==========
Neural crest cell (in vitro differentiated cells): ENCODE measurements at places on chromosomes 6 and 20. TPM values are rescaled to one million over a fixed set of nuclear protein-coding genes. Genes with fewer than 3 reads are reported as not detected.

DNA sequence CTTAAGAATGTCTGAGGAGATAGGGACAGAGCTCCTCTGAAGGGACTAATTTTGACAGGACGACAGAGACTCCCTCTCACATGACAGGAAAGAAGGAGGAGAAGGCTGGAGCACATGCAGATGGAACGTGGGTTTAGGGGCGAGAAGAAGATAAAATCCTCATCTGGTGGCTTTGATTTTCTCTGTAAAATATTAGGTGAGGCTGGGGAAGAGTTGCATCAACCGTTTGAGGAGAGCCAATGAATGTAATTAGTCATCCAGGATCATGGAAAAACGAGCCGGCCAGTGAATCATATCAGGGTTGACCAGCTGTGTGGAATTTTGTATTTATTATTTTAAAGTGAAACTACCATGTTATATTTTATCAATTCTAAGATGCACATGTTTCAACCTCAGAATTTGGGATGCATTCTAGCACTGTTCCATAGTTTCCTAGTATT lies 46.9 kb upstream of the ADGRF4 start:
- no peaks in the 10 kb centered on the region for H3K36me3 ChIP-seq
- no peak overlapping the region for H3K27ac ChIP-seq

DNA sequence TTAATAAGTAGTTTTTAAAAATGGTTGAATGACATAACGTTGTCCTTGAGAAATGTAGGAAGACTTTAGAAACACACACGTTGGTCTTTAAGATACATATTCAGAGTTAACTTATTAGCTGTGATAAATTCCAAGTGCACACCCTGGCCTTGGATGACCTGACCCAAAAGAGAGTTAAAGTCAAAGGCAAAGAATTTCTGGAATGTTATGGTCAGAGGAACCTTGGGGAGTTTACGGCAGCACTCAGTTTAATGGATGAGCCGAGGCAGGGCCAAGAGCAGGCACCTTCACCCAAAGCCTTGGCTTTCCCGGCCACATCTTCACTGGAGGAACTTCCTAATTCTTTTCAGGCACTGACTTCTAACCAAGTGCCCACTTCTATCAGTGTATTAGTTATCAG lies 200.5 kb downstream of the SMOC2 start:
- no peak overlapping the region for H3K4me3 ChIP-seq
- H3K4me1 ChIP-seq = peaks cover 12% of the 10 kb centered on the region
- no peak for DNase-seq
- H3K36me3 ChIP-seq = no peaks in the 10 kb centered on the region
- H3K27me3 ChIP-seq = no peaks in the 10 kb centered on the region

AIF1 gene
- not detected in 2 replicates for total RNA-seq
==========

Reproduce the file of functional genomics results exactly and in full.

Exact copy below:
Neural crest cell (in vitro differentiated cells): ENCODE measurements at places on chromosomes 6 and 20. TPM values are rescaled to one million over a fixed set of nuclear protein-coding genes. Genes with fewer than 3 reads are reported as not detected.

DNA sequence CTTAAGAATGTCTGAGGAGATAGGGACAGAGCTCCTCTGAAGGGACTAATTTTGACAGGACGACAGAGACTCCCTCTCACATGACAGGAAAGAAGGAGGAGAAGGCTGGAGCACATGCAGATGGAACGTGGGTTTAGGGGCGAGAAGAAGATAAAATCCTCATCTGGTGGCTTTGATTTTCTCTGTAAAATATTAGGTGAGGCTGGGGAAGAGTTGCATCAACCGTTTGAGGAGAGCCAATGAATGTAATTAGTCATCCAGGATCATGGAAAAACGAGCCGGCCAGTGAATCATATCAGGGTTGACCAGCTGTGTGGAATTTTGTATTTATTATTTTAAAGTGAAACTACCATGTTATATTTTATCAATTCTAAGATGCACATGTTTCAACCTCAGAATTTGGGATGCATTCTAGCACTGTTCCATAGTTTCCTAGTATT lies 46.9 kb upstream of the ADGRF4 start:
- no peaks in the 10 kb centered on the region for H3K36me3 ChIP-seq
- no peak overlapping the region for H3K27ac ChIP-seq

DNA sequence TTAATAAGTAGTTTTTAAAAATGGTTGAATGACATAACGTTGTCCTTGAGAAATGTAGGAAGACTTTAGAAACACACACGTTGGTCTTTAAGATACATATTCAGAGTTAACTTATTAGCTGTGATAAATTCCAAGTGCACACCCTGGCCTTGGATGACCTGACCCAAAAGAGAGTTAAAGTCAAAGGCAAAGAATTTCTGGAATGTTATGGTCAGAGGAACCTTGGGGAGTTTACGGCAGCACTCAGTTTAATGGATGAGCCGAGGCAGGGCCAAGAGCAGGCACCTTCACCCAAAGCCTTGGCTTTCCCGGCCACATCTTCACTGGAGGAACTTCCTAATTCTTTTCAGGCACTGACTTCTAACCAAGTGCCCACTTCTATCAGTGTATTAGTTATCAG lies 200.5 kb downstream of the SMOC2 start:
- no peak overlapping the region for H3K4me3 ChIP-seq
- H3K4me1 ChIP-seq = peaks cover 12% of the 10 kb centered on the region
- no peak for DNase-seq
- H3K36me3 ChIP-seq = no peaks in the 10 kb centered on the region
- H3K27me3 ChIP-seq = no peaks in the 10 kb centered on the region

AIF1 gene
- not detected in 2 replicates for total RNA-seq